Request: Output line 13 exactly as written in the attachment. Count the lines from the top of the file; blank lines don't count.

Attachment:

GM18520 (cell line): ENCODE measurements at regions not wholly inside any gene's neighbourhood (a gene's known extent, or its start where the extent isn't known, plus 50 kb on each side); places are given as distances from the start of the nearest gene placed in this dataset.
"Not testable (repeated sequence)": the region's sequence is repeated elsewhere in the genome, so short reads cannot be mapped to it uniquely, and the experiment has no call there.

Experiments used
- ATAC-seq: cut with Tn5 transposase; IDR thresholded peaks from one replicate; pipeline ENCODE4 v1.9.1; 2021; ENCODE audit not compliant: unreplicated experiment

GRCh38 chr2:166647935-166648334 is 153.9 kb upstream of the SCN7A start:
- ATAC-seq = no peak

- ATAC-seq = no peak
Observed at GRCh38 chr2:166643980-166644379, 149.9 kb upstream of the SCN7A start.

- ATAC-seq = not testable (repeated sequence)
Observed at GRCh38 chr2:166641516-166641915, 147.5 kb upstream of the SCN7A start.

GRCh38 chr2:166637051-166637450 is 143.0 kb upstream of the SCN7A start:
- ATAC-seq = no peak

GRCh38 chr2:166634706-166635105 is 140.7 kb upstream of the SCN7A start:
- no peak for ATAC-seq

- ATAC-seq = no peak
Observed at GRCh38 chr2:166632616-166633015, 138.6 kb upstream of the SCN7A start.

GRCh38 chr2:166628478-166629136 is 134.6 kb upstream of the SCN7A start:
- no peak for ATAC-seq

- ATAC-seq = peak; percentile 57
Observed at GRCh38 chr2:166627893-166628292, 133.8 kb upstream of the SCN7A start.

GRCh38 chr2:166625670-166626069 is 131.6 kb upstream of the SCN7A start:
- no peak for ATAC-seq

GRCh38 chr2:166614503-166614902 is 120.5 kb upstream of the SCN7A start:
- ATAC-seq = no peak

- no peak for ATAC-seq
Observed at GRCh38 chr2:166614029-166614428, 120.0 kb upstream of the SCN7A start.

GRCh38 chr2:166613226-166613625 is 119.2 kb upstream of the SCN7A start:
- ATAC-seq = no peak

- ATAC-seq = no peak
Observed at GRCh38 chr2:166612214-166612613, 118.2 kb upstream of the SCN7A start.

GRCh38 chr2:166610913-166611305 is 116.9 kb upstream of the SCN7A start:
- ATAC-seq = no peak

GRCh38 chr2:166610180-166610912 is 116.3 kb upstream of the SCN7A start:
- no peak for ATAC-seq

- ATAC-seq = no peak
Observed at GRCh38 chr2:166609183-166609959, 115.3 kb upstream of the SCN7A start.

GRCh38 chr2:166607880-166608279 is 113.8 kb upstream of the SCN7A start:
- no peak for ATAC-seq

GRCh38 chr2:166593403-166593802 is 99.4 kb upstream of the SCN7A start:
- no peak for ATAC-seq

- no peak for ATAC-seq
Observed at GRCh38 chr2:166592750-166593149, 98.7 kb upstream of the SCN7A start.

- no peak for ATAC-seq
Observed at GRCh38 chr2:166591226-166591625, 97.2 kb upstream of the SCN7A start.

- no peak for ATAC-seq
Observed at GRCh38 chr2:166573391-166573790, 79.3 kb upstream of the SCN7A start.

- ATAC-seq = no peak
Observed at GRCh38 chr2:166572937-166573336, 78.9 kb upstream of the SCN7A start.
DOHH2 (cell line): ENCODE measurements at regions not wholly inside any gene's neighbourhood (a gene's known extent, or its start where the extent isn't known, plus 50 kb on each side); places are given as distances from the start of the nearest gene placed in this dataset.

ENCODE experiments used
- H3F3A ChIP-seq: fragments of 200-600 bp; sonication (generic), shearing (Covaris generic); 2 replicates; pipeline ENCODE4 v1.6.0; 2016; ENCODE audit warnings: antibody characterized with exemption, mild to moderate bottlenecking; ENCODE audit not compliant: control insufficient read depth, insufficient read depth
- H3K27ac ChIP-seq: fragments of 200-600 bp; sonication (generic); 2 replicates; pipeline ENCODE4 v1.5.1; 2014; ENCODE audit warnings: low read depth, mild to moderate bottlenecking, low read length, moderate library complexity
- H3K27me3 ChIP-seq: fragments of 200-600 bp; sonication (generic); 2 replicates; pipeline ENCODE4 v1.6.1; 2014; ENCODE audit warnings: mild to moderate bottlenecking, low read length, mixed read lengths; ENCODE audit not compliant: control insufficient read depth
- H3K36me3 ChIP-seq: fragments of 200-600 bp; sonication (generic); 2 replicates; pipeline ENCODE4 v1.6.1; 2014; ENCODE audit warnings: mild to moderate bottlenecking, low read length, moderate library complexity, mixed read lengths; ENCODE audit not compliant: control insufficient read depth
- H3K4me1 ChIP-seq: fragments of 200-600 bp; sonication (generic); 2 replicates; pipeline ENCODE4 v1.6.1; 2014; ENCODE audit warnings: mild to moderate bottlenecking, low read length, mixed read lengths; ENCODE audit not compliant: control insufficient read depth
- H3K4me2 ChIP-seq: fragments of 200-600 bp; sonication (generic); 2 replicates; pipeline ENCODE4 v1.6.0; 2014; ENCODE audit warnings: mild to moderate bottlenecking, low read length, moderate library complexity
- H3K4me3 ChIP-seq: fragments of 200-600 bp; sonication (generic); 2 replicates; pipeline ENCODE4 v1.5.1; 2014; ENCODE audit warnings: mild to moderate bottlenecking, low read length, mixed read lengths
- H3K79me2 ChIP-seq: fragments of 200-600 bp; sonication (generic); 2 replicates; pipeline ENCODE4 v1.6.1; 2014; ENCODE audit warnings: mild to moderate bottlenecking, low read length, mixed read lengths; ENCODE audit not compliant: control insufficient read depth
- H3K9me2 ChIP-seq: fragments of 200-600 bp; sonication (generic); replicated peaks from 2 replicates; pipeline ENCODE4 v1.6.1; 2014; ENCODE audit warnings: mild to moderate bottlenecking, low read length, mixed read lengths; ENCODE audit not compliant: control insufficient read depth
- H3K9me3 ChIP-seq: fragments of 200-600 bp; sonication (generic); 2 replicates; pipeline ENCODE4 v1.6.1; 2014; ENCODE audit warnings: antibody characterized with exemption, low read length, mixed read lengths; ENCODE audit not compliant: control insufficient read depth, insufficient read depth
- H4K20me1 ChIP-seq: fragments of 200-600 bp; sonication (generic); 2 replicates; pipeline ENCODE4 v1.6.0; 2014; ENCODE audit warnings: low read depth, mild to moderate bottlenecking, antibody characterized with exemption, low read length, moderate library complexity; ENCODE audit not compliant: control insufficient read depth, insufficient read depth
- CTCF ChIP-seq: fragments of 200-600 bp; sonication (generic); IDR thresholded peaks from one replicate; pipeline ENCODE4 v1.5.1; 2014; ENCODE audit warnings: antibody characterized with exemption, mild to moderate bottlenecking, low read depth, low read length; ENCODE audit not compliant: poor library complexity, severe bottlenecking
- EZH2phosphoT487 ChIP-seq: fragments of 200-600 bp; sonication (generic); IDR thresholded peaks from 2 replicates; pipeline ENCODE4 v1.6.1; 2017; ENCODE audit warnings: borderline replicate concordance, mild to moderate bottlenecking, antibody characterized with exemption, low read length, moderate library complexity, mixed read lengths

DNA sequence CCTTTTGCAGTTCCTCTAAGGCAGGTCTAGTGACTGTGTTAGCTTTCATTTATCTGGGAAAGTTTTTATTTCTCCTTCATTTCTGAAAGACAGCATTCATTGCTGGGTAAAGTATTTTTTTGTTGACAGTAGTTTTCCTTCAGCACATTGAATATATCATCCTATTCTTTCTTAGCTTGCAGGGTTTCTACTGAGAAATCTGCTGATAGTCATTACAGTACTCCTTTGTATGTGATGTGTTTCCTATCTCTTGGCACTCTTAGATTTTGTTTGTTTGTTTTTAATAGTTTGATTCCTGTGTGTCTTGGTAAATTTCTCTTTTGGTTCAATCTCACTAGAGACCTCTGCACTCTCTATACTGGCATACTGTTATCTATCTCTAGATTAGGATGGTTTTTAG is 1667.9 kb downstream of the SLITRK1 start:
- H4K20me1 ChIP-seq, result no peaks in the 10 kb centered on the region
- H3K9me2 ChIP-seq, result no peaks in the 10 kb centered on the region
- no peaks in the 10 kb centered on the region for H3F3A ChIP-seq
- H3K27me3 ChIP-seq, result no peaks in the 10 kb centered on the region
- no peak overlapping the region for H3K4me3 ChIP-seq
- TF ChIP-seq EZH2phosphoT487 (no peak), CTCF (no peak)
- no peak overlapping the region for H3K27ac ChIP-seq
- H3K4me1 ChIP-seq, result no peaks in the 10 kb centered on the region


GRCh38 chr2:166634706-166635105 is 140.7 kb upstream of the SCN7A start: